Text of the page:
DashCon Follow-Up: Random Acts Partnership Didn’t Exist, But Was DashCon Really a Scam?
DashCon 2014 is officially over, and considering the mess that it became shortly after it started, I’m shocked that the convention – and the people who organized it – lasted out the weekend. Apparently others feel the same way as well, as Geekiary staff members who attended the convention spoke to several people about the situation and received some pretty similar statements from most of them. These statements included comments such as “Everybody wanted it to fail before it even happened”, “the Internet looked at the description [of DashCon] and made fun of it”, “[the convention was] poorly run”, and that the organizers simply aimed too high.
It certainly seems clear that the latter is true, as DashCon was held at a five-star hotel and booked popular podcast Welcome to Night Vale as their convention headliner. That’s pretty bold for a first-time convention that didn’t meet their Indiegogo goal (falling about $1,000 shy of it) and also apparently never sent out the rewards promised to those who donated. Additionally, DashCon claimed to be in a ‘partnership’ with the Random Acts charity, but after the convention begged attendees and Tumblr users to raise $17.000 – and then raised it, but still couldn’t (or wouldn’t) pay the WTNV staff for their time or expenses – many people began questioning this partnership, as well. We here at The Geekiary contacted Random Acts for a statement regarding this situation, explaining our intention to produce this follow-up story and our hopes that they would clarify the nature of their partnership with DashCon. Their response was as follows:
Thank you for your email. We did not have any official affiliation or partnership with DashCon. One of the administrators had completed a Volunteer Fundraiser form and been approved to run a fundraiser. This differs from a partnership in that we do not offer any support to the program and the Fundraiser accepts all responsibility in maintaining the integrity of the event. We have received several emails regarding allegations of mismanagement of funds. As of Sunday, the individual who had submitted the initial paperwork was asked to stop collecting funds for Random Acts. We have reached out to them since regarding if any funds were collected, but have not been given an amount yet. We are watching this situation very closely. If anyone did give money to DashCon with the express purpose of the money being donated to Random Acts, we ask that they please contact us. If they received a receipt for payment, they should also send a copy of that receipt. As of now, we have not received any information regarding people who claim they donated, just people with concerns about our general affiliation or lack thereof. Thanks!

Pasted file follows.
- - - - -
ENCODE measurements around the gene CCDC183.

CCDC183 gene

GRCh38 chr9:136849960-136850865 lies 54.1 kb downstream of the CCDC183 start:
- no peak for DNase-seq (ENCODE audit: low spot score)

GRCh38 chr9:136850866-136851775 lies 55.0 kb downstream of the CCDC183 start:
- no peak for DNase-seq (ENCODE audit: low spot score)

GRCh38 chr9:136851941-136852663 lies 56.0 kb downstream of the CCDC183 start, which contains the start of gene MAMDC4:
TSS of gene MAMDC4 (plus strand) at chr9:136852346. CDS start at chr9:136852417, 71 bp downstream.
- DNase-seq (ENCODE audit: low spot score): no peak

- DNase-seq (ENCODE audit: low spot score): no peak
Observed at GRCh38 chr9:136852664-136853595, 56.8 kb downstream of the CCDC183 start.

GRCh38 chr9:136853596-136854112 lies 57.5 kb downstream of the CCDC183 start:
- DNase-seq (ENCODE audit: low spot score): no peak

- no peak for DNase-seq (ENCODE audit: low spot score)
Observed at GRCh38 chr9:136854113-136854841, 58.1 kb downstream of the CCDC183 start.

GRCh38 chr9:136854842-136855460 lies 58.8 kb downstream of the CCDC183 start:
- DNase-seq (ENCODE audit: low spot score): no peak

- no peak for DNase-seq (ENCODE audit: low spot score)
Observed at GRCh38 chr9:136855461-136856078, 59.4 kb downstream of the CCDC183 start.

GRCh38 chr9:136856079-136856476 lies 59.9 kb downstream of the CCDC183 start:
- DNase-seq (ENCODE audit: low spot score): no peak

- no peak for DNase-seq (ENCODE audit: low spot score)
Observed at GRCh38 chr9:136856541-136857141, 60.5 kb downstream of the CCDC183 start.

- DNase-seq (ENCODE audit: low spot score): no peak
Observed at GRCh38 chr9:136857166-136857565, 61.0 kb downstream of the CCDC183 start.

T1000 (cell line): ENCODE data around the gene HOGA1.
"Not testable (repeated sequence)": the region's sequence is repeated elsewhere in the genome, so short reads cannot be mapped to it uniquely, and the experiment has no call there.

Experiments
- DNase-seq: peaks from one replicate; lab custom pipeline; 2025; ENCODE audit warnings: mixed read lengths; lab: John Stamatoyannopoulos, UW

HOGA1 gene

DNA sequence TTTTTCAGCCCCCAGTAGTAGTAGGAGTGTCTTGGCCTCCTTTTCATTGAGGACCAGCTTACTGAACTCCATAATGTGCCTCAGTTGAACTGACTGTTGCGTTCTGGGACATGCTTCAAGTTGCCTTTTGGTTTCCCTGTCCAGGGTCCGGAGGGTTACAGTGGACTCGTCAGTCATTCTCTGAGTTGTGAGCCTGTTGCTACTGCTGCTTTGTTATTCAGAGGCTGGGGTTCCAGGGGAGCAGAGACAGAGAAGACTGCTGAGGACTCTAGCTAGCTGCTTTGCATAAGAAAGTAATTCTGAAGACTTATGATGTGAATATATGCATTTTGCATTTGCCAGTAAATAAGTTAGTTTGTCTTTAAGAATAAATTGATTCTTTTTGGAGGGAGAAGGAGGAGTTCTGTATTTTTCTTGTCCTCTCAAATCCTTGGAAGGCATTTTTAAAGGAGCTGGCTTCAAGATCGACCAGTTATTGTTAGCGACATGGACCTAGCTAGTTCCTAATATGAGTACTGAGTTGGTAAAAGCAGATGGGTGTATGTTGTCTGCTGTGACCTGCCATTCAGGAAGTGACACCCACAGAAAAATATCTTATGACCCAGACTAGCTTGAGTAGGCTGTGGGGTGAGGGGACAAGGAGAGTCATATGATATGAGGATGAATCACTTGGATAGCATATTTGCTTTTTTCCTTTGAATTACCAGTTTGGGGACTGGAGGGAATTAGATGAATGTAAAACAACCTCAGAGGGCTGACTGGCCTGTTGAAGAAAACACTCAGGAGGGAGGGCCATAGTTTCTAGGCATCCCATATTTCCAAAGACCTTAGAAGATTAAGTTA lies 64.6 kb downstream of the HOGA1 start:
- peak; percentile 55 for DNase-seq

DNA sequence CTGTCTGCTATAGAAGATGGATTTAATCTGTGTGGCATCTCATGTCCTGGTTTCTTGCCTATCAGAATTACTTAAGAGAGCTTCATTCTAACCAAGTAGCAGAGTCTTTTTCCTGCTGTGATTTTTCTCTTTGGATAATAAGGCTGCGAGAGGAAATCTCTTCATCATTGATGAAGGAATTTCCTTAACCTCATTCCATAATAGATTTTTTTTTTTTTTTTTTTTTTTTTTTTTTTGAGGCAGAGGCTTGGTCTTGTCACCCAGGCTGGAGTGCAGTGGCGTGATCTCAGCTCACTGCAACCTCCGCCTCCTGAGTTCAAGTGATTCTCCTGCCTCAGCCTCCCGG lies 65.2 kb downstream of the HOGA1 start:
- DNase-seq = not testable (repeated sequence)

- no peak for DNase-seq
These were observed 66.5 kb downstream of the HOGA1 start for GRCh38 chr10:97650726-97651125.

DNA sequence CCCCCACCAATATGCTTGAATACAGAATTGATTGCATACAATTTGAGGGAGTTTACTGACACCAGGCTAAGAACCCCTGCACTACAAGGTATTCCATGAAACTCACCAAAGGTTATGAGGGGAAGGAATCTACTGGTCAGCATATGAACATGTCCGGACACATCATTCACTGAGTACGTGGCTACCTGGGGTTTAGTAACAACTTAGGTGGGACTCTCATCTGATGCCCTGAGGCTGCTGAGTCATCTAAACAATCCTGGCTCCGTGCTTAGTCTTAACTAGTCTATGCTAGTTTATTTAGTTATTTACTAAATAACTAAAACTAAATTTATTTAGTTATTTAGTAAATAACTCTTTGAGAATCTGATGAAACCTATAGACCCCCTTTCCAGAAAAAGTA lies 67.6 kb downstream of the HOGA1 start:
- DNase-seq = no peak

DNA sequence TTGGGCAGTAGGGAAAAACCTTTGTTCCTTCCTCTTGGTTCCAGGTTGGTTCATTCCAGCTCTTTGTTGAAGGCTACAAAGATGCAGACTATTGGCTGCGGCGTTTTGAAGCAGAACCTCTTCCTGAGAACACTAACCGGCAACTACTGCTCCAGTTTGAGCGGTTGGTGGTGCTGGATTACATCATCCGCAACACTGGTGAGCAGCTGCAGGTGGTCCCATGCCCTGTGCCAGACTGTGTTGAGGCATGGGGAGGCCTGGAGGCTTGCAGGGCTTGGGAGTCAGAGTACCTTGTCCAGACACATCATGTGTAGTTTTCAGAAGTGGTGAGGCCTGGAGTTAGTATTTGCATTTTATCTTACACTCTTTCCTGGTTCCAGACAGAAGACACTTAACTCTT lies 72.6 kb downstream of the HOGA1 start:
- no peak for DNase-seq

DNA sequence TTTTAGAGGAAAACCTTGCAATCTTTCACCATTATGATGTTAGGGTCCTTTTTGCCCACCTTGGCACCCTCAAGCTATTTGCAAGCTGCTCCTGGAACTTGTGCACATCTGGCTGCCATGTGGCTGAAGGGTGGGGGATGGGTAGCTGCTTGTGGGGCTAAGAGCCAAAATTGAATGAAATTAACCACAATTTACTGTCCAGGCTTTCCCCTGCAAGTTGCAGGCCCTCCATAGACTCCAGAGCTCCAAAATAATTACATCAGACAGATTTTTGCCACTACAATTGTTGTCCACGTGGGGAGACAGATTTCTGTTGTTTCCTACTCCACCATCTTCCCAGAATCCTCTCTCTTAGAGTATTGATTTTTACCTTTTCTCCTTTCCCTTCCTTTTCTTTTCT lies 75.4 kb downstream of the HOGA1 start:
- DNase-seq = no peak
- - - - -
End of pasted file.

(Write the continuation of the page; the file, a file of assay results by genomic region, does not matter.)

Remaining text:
This statement from Random Acts seems to add a bit more weight to the opinion that DashCon organizers simply bit off more than they could chew and weren’t just running a complete scam, but there are still people pointing out that there was likely a clear contract between the convention and the hotel, a contract that DashCon obviously couldn’t fulfill…as well as other people breaking down the letter that the convention supposedly received from the hotel on Friday, July 11th. Unfortunately there’s a chance that the full, true story will never come to light, though people have continued to post about their experiences with DashCon – as [one-time] volunteers, as vendors, and as guests. It was briefly speculated that a lawsuit – or lawsuits – against DashCon were already in the works, but unless we see more solid proof that it was a scam and not just complete disorganization, that seems unlikely. Meanwhile, there are still plenty of people professing to have had a good time despite the mishaps, because while everyone seems to agree that the convention management was a total mess, the attendees were apparently great.
There was in fact a feedback panel at the end of the convention during which the organizers claimed that DashCon 2015 was still going to happen, and I for one am interested in seeing how that pans out. In the meantime, there are several amusing posts and blogs popping up in the wake of this DashCon disaster, and personally I suggest checking out “What can you buy with 17,000 dollars?“, both for the laughs and for the fact that it’s using this ridiculous situation to actually raise money for a good cause. And here’s hoping that eventually we’ll have clarification on whether DashCon was more mess than scam, or vice versa.
Author: Tara Lynne
Tara Lynne is an author, fandom and geek culture expert, and public speaker. She founded Ice & Fire Con, the first ever Game of Thrones convention in the US, and now runs its parent company Saga Event Planning.
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